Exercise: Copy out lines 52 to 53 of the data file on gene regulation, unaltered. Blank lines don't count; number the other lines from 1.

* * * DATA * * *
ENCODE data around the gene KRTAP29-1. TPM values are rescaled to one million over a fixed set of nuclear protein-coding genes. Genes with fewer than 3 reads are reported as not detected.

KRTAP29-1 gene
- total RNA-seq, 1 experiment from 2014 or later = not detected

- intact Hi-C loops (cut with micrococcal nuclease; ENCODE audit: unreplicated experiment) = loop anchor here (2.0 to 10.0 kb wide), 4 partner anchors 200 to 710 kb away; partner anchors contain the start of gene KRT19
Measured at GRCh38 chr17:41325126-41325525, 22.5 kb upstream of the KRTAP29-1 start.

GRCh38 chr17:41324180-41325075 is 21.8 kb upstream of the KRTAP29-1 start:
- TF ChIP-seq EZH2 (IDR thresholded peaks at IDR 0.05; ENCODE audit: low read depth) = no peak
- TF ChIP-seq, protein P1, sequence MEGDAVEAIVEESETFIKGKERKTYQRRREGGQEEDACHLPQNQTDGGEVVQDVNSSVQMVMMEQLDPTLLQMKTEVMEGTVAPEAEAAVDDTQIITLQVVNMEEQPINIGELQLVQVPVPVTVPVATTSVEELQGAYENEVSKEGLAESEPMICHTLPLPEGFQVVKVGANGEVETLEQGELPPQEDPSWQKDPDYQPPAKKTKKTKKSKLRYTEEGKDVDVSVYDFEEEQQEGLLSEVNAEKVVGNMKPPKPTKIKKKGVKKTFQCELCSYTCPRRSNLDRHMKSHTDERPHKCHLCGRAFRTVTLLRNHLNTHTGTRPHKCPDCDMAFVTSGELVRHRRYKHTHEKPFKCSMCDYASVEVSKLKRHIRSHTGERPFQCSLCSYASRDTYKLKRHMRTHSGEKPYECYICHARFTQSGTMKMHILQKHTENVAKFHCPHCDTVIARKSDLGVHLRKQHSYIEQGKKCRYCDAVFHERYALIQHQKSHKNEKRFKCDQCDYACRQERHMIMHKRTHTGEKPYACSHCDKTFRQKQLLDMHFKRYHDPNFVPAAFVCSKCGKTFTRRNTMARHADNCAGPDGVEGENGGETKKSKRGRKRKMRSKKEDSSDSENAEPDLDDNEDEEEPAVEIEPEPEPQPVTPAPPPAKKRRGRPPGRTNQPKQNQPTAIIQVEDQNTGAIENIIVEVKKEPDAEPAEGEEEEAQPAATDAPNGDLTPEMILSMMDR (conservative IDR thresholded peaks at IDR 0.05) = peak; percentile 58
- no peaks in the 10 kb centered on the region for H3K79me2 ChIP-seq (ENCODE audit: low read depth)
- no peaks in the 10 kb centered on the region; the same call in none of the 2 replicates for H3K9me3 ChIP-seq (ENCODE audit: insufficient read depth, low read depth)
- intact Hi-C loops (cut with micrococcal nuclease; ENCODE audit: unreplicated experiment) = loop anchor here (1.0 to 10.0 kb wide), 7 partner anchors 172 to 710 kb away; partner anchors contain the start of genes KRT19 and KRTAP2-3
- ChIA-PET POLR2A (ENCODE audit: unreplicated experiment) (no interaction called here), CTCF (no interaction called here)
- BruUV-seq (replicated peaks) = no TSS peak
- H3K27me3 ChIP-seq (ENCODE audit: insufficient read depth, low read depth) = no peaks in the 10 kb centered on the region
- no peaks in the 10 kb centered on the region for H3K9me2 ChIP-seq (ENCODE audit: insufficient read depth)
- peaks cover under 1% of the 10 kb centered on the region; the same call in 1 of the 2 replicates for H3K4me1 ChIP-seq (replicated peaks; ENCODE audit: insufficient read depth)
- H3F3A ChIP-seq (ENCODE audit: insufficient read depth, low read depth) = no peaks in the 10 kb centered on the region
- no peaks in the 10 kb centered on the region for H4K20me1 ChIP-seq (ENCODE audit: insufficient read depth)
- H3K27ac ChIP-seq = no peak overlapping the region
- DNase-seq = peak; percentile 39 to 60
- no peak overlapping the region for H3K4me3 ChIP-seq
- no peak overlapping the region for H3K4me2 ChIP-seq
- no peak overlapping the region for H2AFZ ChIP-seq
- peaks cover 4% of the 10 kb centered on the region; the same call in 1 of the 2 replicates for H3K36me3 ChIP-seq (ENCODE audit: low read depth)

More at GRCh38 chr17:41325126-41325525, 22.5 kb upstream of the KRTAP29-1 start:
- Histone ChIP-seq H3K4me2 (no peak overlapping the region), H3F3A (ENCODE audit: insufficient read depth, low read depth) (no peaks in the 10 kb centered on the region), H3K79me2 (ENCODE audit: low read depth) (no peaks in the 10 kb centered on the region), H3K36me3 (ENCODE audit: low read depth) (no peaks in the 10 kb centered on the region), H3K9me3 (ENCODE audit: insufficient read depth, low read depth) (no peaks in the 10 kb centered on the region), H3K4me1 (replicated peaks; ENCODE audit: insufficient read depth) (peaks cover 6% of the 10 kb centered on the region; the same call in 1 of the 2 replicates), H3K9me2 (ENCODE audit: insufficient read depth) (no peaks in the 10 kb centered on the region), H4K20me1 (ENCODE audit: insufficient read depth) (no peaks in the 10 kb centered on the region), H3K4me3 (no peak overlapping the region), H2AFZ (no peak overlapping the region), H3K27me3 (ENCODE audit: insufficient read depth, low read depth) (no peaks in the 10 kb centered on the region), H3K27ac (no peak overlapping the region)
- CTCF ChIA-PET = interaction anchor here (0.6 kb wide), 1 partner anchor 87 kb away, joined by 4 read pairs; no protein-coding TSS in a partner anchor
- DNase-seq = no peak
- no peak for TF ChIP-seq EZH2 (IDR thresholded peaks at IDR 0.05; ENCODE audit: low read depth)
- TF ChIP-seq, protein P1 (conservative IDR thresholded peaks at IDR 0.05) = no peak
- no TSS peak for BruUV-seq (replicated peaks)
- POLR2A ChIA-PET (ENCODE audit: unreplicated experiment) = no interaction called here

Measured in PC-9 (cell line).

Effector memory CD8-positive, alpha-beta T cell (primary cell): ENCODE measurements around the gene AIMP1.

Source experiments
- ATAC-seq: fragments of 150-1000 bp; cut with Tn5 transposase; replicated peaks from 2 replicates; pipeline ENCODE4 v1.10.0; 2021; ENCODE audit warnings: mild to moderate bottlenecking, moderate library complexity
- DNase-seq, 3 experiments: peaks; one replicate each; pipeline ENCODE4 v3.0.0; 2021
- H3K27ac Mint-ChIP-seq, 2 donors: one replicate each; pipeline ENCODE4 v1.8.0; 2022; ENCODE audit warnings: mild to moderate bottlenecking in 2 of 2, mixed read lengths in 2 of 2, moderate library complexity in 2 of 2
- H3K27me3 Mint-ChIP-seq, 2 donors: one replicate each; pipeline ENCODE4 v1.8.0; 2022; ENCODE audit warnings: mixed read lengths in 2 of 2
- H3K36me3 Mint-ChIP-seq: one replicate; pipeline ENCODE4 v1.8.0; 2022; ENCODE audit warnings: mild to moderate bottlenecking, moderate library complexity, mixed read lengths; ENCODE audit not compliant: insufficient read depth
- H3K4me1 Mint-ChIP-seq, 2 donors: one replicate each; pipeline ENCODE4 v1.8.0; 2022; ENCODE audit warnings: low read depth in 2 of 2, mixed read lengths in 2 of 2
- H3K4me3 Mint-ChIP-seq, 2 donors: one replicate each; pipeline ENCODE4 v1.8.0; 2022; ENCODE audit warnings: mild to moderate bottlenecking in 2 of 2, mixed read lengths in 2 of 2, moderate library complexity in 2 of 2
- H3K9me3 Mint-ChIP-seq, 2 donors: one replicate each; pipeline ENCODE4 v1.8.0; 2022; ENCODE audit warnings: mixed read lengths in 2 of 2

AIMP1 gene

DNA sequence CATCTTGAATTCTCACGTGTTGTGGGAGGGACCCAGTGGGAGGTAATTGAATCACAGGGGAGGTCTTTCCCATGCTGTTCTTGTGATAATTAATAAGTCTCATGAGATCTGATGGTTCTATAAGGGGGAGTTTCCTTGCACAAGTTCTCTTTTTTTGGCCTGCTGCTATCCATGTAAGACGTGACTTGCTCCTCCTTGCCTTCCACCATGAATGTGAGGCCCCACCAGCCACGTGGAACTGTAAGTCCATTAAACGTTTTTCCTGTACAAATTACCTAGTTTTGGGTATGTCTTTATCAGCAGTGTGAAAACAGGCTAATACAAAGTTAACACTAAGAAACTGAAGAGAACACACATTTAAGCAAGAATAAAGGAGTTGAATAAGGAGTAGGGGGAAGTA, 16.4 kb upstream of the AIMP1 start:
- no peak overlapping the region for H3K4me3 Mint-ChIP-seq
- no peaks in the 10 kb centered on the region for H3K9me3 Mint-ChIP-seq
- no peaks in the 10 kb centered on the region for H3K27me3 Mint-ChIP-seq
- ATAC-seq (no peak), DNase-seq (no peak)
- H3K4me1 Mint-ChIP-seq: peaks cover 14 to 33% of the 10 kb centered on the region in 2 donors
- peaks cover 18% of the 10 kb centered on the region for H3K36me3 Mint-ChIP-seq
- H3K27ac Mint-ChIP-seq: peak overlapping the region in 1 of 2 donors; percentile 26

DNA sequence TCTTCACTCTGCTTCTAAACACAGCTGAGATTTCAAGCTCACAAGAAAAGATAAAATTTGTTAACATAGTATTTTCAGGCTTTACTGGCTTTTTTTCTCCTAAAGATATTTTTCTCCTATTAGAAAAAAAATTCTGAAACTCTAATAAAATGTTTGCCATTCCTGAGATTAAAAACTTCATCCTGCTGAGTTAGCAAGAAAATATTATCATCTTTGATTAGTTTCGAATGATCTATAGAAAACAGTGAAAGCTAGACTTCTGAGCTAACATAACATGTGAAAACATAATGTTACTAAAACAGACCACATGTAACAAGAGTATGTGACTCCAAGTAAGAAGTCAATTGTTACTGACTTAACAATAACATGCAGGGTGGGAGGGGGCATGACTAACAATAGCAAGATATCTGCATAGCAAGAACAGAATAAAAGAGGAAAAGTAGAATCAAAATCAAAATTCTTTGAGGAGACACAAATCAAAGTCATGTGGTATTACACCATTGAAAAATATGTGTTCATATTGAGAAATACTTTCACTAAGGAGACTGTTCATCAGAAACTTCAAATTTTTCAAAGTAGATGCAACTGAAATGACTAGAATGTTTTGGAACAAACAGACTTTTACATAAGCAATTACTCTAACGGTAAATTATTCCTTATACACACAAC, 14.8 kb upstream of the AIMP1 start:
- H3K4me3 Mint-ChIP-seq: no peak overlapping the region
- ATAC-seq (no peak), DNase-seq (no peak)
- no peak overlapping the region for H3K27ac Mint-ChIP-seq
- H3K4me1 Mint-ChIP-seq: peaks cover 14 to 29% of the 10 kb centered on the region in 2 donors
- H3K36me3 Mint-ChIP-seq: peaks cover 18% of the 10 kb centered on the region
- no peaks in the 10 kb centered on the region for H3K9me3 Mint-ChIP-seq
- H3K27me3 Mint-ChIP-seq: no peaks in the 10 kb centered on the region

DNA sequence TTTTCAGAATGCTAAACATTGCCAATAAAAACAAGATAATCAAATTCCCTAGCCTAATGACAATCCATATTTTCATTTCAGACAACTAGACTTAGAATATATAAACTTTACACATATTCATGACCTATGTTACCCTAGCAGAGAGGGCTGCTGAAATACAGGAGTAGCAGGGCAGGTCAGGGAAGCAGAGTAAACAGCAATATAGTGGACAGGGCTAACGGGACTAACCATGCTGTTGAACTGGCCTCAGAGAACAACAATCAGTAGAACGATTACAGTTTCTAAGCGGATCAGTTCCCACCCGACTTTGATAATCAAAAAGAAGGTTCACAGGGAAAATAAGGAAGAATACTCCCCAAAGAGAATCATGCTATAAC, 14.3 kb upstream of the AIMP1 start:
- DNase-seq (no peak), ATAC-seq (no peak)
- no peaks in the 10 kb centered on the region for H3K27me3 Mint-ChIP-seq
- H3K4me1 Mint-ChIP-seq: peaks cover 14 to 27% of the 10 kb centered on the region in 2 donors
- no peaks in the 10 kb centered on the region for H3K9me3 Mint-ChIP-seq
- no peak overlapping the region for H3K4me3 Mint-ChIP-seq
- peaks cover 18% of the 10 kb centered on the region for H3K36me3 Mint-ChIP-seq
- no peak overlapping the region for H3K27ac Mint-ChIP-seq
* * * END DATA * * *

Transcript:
- H3K27ac Mint-ChIP-seq: peak overlapping the region in 1 of 2 donors; percentile 26

DNA sequence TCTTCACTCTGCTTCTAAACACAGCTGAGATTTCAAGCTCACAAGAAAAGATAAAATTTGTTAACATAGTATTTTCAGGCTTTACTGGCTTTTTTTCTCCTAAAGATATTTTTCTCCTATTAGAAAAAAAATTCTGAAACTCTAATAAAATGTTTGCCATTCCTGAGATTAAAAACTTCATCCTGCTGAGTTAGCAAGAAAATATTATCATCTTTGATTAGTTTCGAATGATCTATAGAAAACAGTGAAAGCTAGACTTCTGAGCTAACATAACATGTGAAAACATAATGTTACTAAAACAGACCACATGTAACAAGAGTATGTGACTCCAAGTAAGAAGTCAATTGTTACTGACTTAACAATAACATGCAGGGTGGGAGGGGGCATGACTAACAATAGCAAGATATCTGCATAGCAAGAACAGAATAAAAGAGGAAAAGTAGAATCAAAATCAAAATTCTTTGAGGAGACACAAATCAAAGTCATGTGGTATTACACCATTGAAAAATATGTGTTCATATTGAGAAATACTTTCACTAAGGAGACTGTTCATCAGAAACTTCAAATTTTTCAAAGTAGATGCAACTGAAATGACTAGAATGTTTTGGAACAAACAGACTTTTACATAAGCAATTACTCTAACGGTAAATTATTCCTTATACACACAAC, 14.8 kb upstream of the AIMP1 start: